Place, publisher, year, edition, pages
European Acoustics Association, EAA, 2023
Keywords
Wooden buildings; Annoyance; Design tool; Footstep; Impact sound; Lightweight floors; Listening tests; Living room; Lower frequencies; Subjective evaluations; Virtual design; Floors
National Category
Mechanical Engineering
Identifiers
urn:nbn:se:ri:diva-73245 (URN)2-s2.0-85191237996 (Scopus ID)
Conference
10th Convention of the European Acoustics Association, EAA 2023 Torino, Italy. 11 September 2023 through 15 September 2023
Available from: 2024-05-24 Created: 2024-05-24 Last updated: 2024-05-27Bibliographically approved
Amiryarahmadi, N. & Kropp, W. (2021). A virtual design studio for low frequency impact sound from walking. Acta Acustica, 5, Article ID 40.
Open this publication in new window or tab >>A virtual design studio for low frequency impact sound from walking
2021 (English)In: Acta Acustica, ISSN 2681-4617, Vol. 5, article id 40Article in journal (Refereed) Published
Abstract [en]

Experience with wooden multi-storey houses have shown that impact sound insulation is one of most critical issues to ensure a good indoor environment. Even in cases where the impact sound insulation is fulfilled, people perceive the sound from e.g. walking neighbours as very disturbing. To investigate the subjective perception, a test facility is needed which allows for a coherent evaluation of different floor designs by listening test. The facility should ensure, that when comparing different floors, the same excitation by a walker and the same receiving room are involved. Only the floor design should be changed. As a consequence the spread in the data will only be due to the spread in the perception by subjects. In this paper a virtual design tool for low frequency impact sound insulation is presented, which consists of four parts; measured walking forces, floor models, an auralisation system which consists of a grid of loudspeakers simulating the vibration of the floor and a receiving room furnished as a common living room. In a pilot study a listening test is carried out for 13 different floors with different impact sound spectra at frequencies below 100 Hz. The results indicate that the judged annoyance strongly correlates with the judged loudness. However, there is a substantial spread observed in between the subjects participating in the listening tests. To understand this spread, a more extended study is needed with more participants and a classification of the subjects with respect to criteria such as noise sensitivity or age.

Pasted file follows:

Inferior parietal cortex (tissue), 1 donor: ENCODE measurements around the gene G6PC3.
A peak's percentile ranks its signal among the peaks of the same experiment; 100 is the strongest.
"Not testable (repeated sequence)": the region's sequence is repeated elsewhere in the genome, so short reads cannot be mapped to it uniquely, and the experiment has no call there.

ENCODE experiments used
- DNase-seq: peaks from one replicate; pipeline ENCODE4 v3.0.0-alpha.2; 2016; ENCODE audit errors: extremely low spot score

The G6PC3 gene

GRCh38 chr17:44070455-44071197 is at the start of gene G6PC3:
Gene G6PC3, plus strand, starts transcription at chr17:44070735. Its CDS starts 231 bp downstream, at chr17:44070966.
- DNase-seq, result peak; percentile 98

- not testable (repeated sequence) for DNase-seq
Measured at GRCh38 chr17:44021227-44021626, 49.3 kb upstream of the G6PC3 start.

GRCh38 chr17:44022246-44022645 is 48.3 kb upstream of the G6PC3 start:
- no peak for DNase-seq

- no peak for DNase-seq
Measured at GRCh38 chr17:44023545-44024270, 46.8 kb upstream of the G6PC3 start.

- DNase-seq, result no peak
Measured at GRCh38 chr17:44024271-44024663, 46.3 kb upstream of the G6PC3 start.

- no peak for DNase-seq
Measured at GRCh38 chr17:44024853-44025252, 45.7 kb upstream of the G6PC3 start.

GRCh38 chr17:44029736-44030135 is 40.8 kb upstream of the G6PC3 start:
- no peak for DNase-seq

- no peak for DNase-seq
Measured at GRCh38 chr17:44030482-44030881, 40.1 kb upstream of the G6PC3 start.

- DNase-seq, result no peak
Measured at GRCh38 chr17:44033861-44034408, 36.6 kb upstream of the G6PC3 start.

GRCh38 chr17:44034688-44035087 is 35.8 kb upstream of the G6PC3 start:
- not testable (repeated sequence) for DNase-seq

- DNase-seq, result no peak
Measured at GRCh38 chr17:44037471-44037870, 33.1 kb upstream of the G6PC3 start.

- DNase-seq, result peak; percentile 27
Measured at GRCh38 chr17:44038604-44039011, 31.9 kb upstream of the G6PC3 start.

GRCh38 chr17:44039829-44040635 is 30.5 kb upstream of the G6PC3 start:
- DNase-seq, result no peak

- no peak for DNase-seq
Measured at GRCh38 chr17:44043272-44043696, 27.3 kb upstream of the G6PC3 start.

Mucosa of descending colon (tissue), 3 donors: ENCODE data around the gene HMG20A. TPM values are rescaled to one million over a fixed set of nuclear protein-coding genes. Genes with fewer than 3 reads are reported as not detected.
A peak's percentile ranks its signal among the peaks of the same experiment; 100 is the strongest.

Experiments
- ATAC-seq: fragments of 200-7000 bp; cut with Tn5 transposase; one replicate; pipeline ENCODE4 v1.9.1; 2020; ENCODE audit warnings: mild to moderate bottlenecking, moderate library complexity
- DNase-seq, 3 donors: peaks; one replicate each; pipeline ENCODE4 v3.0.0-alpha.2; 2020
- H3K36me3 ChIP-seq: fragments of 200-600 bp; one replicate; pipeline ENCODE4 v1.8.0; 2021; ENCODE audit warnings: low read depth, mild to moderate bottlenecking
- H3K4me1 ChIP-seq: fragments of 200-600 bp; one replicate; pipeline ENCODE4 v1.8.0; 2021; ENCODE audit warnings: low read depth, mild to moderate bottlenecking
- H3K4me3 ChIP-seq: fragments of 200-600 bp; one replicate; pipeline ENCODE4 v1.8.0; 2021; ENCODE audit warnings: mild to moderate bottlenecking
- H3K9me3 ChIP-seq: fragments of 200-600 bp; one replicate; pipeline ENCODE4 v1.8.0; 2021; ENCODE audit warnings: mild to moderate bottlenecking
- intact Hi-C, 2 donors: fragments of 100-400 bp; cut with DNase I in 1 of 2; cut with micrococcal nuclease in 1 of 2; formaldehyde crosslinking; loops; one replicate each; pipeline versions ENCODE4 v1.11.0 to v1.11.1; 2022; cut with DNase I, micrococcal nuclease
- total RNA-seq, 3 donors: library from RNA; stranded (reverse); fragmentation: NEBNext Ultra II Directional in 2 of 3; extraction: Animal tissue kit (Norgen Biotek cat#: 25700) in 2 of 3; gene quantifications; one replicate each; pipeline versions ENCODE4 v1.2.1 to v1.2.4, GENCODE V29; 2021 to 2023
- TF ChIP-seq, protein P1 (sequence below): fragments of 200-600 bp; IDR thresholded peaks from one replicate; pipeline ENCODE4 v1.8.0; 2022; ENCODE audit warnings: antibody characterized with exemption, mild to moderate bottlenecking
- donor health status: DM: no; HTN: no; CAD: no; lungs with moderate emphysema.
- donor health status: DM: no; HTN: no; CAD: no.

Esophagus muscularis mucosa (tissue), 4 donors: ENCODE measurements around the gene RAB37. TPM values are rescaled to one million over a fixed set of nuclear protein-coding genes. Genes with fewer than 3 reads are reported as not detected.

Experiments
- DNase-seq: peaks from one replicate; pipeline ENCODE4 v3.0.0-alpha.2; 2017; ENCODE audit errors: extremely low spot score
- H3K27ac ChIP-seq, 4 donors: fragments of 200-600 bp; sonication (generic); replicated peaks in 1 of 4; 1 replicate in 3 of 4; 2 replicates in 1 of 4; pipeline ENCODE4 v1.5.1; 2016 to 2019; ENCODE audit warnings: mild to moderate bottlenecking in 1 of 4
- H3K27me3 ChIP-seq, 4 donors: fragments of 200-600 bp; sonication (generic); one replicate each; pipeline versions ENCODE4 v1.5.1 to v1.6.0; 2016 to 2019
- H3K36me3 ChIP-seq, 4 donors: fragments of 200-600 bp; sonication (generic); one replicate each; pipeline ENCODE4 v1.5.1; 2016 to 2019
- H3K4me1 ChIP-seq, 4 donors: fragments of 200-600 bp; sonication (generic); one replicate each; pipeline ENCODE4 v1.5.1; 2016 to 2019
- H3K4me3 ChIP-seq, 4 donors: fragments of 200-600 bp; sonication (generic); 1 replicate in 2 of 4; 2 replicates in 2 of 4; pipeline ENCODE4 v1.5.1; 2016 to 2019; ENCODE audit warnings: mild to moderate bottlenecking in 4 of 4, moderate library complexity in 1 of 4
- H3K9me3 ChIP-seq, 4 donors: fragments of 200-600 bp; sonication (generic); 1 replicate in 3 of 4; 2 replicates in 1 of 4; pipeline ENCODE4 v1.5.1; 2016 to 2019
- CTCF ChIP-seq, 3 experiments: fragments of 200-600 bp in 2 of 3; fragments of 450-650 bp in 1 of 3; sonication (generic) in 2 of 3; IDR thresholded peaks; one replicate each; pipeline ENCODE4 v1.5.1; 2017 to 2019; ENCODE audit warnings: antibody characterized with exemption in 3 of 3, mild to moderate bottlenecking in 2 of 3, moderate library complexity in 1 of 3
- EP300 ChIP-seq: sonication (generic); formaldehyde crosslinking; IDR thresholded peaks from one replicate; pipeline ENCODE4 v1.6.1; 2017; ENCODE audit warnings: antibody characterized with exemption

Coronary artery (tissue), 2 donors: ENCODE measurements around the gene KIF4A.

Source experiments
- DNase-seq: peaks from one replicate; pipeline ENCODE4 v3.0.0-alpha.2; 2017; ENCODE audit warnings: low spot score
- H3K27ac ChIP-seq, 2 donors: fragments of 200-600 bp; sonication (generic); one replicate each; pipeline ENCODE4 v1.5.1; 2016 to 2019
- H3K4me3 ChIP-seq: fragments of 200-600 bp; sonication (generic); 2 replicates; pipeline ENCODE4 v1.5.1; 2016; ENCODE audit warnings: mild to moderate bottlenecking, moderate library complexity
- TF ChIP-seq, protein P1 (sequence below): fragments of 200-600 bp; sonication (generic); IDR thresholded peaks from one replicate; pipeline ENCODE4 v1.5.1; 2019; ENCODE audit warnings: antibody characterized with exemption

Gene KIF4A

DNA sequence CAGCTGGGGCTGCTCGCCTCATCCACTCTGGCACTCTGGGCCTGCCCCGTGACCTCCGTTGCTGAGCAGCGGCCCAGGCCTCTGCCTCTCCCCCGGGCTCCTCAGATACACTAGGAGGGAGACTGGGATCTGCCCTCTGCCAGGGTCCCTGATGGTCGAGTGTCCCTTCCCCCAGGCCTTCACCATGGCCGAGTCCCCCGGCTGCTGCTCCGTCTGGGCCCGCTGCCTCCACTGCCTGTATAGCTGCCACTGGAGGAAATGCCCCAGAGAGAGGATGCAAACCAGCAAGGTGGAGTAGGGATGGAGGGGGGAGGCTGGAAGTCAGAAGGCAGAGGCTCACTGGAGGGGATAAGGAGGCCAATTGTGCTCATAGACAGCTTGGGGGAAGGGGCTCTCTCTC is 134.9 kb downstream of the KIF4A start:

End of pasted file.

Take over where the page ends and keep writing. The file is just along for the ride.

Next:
Place, publisher, year, edition, pages
European Acoustics Association, EAA, 2021
Keywords
Impact sound insulation, Subjective perception, Virtual lab environment, Wooden floors, Acoustic noise, Acoustic variables control, Audition, Floors, Sound insulating materials, Different floors, Impact sound, Listening tests, Lower frequencies, Multi-storey house, Subjective perceptions, Virtual design studio, Virtual lab, Sound insulation
National Category
Fluid Mechanics and Acoustics
Identifiers
urn:nbn:se:ri:diva-56704 (URN)10.1051/aacus/2021033 (DOI)2-s2.0-85115334628 (Scopus ID)
Note

Export Date: 28 September 2021; Article; Correspondence Address: Kropp, W.; Applied Acoustics, Sweden; email: wolfgang.kropp@chalmers.se; Funding details: FR-2016/0005; Funding text 1: The work has been funded by Formas – a Swedish Research Council for Sustainable Development – under grant agreement FR-2016/0005.

Available from: 2021-10-18 Created: 2021-10-18 Last updated: 2023-05-26Bibliographically approved
Amiryarahmadi, N. (2019). A Virtual Design Studio for Low-Frequency Sound from Walking in Lightweight Buildings. (Doctoral dissertation).
Open this publication in new window or tab >>A Virtual Design Studio for Low-Frequency Sound from Walking in Lightweight Buildings
2019 (English)Doctoral thesis, monograph (Other academic)